Figure 2 is a perspective view of the annular shroud member with one hollow blade welded in position and another hollow blade detached.

Figure 3 is a section on line III--III of Figure 1.

Figure 4 is a section in line IVIV of Figure 2.

Figure 5 is an axial half-section of a double-sided inward-flow turbine.

The radial inward-flow turbine shown in Figures 1 to 4 comprises a casing 1 within which a single-sided impeller is mounted for rotation. The impeller comprises a relatively massive body disc 2 made of ferritic metal or similar material, and hollow metal blades 3 welded to an annular sheet metal shroud 4 which is itself secured to the body 2 by means described below. The hot working fluid enters via the nozzle vanes 5 and flows in a generally radial inward direction through the passages defined by the blades 3 and is discharged in a generally axial direction at 6. The blades 3 and shroud 4, being the main parts of the rotor swept by the hot gases, are made of high temperature-resisting austenitic material. The shroud is of similar contour to the body 2 and is fixed thereto so *nited States Patent 0 ICC that a small clearance space 7 (say about A3 minimum for a small rotor) intervenes between shroud and body.

Each blade 3 is U-shaped in transverse section (see Figures 3 and 4) and comprises two similar halves welded together along the line 8, at the base of the U as it were. As shown the resultanthollow blade is closed at the inlet end by pressing the edges together and Welding at 9, while at the outlet end the blades are left open at 10, though the edges are pressed together slightly so that the opening 10 is a mere slit narrower than-the width of the blade cross-section at its largest; Each blade thus completed (and with the outlet edges curved as necessary) is secured to the shroud 4 by welding at eachside'along the line 11. The complete 'heat resistant unit -(i. e. shroud 4 and blades 3) is attached to the body 2 at the periphery by welding to a ring 12 which is bolted to the body 2 and which ring is made of austenitic metal since a part of it is in contact with the hot gases. At the hub the shroud 4 is welded at 13a to a ring 13 bolted to the body 2 and is also welded at 14a to a ring or disc '14 bolted to the part 13. The components 13 and 14 may be made of ferritic material as they are not in contact with the hot gases.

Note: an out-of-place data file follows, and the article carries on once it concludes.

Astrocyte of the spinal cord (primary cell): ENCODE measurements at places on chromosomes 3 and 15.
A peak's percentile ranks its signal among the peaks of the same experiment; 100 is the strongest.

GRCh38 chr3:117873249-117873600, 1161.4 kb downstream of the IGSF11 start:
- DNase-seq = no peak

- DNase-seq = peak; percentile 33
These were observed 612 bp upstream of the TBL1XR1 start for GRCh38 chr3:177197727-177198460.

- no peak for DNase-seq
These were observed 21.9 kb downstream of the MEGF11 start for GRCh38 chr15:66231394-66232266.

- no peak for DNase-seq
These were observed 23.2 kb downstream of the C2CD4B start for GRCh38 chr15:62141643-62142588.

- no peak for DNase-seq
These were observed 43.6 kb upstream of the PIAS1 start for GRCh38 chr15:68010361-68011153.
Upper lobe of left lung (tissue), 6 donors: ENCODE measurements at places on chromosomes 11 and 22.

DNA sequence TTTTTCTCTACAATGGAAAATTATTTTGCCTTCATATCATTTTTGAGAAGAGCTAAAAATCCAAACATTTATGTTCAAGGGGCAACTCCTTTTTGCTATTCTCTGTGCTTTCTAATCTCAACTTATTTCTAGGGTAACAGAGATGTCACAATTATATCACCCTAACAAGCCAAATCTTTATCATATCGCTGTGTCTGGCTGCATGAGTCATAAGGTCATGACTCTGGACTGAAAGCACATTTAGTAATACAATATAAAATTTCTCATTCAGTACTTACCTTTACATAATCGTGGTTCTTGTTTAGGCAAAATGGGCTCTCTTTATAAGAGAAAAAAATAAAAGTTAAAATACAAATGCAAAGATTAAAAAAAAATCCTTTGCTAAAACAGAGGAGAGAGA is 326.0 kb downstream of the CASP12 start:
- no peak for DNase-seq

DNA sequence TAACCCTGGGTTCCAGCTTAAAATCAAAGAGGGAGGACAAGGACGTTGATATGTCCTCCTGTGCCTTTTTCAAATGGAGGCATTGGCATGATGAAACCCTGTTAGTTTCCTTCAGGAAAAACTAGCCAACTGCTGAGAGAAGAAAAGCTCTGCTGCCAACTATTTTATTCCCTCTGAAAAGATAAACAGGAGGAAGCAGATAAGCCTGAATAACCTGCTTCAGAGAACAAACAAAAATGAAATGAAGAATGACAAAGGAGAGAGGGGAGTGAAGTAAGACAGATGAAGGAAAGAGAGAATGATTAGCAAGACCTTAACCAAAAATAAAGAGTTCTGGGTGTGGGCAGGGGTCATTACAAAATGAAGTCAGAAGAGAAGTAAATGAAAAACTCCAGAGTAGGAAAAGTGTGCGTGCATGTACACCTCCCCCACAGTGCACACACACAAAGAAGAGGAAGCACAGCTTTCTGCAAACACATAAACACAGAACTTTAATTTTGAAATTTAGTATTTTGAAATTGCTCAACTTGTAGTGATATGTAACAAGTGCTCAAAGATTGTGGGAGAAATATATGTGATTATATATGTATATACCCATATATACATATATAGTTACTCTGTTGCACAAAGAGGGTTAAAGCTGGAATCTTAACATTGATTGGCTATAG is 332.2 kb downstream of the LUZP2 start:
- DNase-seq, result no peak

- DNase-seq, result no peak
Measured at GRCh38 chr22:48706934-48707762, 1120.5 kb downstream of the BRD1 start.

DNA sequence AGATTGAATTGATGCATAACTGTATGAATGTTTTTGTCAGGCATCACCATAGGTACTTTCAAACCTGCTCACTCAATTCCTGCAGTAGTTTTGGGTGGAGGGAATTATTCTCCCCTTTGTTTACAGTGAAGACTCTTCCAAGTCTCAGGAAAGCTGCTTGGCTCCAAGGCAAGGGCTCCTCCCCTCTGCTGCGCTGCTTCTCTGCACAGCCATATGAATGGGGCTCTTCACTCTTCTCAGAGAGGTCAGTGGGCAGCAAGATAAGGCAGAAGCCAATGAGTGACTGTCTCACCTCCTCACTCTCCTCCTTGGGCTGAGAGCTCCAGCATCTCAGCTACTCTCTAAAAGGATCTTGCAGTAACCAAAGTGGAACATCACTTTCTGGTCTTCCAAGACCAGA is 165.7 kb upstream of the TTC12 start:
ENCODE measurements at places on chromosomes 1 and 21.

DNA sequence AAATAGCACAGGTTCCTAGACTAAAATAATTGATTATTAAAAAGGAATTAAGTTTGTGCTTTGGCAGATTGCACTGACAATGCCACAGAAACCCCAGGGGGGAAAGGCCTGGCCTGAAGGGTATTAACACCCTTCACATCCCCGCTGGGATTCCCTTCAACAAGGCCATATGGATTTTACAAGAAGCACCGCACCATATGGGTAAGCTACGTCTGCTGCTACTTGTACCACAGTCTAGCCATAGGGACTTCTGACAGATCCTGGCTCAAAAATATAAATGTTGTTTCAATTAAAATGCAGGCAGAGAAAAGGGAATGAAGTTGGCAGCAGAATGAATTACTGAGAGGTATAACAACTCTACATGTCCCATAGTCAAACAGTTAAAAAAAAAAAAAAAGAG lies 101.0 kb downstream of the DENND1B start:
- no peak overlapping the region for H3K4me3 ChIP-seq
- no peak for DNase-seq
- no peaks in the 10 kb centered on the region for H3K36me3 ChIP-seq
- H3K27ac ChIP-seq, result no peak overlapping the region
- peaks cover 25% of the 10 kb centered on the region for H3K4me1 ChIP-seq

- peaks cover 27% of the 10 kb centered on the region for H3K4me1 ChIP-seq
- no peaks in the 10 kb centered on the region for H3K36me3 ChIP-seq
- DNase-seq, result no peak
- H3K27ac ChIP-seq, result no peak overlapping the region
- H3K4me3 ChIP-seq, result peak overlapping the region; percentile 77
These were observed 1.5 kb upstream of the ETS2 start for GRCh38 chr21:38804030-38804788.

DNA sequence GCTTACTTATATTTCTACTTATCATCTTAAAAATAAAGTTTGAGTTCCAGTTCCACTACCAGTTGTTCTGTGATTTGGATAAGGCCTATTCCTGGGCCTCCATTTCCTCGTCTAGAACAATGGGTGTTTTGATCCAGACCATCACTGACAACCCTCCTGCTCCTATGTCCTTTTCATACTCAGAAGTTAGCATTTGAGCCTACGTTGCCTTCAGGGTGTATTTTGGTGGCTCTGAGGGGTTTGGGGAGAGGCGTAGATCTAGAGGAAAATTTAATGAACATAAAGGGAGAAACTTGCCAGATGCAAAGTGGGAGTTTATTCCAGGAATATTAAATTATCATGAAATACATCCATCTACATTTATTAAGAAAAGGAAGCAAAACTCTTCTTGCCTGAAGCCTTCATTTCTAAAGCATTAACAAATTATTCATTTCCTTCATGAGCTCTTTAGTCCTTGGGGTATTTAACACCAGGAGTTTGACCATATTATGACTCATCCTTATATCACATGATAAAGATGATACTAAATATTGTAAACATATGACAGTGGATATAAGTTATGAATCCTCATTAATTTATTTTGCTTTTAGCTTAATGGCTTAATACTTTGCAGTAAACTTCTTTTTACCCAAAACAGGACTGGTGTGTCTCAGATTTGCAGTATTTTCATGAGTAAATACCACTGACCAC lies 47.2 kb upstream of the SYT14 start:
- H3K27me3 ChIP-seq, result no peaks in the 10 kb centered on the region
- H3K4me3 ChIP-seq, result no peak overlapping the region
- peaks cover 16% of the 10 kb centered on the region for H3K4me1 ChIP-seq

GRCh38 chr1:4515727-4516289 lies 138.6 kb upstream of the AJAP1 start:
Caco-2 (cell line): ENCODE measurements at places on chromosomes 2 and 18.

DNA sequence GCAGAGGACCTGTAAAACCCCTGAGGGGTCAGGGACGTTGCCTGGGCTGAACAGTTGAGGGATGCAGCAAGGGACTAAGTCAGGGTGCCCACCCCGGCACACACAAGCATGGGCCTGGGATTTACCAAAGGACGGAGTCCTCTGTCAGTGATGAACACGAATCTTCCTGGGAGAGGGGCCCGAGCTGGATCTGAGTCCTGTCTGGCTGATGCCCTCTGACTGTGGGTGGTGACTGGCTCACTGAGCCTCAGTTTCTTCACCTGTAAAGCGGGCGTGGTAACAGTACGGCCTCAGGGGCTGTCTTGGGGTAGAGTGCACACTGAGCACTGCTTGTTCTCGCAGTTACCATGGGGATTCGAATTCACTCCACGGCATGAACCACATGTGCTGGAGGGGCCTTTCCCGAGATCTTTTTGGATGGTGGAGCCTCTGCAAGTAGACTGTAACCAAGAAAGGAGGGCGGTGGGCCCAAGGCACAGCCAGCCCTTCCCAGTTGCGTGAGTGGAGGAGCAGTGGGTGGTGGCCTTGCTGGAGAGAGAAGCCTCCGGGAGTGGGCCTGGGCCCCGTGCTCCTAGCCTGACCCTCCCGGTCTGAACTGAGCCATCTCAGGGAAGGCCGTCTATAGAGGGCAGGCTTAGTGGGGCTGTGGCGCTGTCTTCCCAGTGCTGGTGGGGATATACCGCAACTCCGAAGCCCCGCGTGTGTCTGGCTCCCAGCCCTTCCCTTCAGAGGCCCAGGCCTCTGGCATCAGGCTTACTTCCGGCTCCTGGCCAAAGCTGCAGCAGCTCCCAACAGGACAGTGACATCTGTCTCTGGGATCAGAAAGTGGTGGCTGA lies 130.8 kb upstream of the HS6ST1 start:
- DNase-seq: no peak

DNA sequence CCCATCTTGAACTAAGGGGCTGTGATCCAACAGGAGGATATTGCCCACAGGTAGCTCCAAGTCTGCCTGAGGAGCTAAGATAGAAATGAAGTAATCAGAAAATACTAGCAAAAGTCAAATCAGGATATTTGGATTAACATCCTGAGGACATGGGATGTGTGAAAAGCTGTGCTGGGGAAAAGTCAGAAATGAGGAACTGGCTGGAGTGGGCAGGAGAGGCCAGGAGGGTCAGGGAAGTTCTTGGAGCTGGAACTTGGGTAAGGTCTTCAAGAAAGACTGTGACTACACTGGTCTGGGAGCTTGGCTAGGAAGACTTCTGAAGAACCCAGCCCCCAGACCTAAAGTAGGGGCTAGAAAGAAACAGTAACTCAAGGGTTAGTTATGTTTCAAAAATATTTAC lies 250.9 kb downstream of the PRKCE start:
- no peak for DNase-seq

From the description it will be seen that the expensive heat resisting austenitic material is confined to sheet metal parts while the relatively massive body 2 is made of ferritic steel and is more convenient to forge because it is not required to carry integral blades.

The shroud 4 is provided with radiating lines of holes 15 which are covered by the blades 3 when aflixed so that these holes provide communication between the space 7 and the hollow interior of each blade. It should be men tioned that the order of assembly may be varied from what has been suggested above e. g. the shroud 4 may be fixed to the body 2 before the blades 3 are attached.